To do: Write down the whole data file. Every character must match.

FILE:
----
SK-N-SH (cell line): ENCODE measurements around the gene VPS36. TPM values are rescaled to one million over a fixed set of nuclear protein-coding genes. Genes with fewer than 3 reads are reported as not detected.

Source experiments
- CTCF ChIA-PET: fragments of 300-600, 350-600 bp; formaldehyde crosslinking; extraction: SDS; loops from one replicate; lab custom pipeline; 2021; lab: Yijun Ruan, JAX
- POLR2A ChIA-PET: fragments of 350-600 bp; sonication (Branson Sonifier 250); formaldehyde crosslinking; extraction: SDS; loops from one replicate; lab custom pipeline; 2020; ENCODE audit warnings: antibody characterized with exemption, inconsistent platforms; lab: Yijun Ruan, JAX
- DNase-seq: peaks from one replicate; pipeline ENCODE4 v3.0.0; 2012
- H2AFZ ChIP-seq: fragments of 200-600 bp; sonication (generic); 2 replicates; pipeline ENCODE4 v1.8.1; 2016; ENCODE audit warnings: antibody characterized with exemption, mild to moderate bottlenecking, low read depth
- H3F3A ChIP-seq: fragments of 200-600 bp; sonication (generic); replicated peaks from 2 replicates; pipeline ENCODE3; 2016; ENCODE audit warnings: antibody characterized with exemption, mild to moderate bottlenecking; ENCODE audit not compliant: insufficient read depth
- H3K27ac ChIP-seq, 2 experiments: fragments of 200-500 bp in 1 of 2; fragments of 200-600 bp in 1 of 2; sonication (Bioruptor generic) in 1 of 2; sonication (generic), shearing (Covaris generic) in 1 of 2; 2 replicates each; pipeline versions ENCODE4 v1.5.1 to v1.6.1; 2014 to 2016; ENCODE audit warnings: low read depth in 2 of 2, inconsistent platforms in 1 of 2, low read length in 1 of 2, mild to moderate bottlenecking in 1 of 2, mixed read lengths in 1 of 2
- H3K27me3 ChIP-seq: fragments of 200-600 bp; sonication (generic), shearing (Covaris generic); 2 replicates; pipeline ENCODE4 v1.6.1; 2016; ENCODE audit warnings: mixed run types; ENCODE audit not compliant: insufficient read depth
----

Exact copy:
SK-N-SH (cell line): ENCODE measurements around the gene VPS36. TPM values are rescaled to one million over a fixed set of nuclear protein-coding genes. Genes with fewer than 3 reads are reported as not detected.

Source experiments
- CTCF ChIA-PET: fragments of 300-600, 350-600 bp; formaldehyde crosslinking; extraction: SDS; loops from one replicate; lab custom pipeline; 2021; lab: Yijun Ruan, JAX
- POLR2A ChIA-PET: fragments of 350-600 bp; sonication (Branson Sonifier 250); formaldehyde crosslinking; extraction: SDS; loops from one replicate; lab custom pipeline; 2020; ENCODE audit warnings: antibody characterized with exemption, inconsistent platforms; lab: Yijun Ruan, JAX
- DNase-seq: peaks from one replicate; pipeline ENCODE4 v3.0.0; 2012
- H2AFZ ChIP-seq: fragments of 200-600 bp; sonication (generic); 2 replicates; pipeline ENCODE4 v1.8.1; 2016; ENCODE audit warnings: antibody characterized with exemption, mild to moderate bottlenecking, low read depth
- H3F3A ChIP-seq: fragments of 200-600 bp; sonication (generic); replicated peaks from 2 replicates; pipeline ENCODE3; 2016; ENCODE audit warnings: antibody characterized with exemption, mild to moderate bottlenecking; ENCODE audit not compliant: insufficient read depth
- H3K27ac ChIP-seq, 2 experiments: fragments of 200-500 bp in 1 of 2; fragments of 200-600 bp in 1 of 2; sonication (Bioruptor generic) in 1 of 2; sonication (generic), shearing (Covaris generic) in 1 of 2; 2 replicates each; pipeline versions ENCODE4 v1.5.1 to v1.6.1; 2014 to 2016; ENCODE audit warnings: low read depth in 2 of 2, inconsistent platforms in 1 of 2, low read length in 1 of 2, mild to moderate bottlenecking in 1 of 2, mixed read lengths in 1 of 2
- H3K27me3 ChIP-seq: fragments of 200-600 bp; sonication (generic), shearing (Covaris generic); 2 replicates; pipeline ENCODE4 v1.6.1; 2016; ENCODE audit warnings: mixed run types; ENCODE audit not compliant: insufficient read depth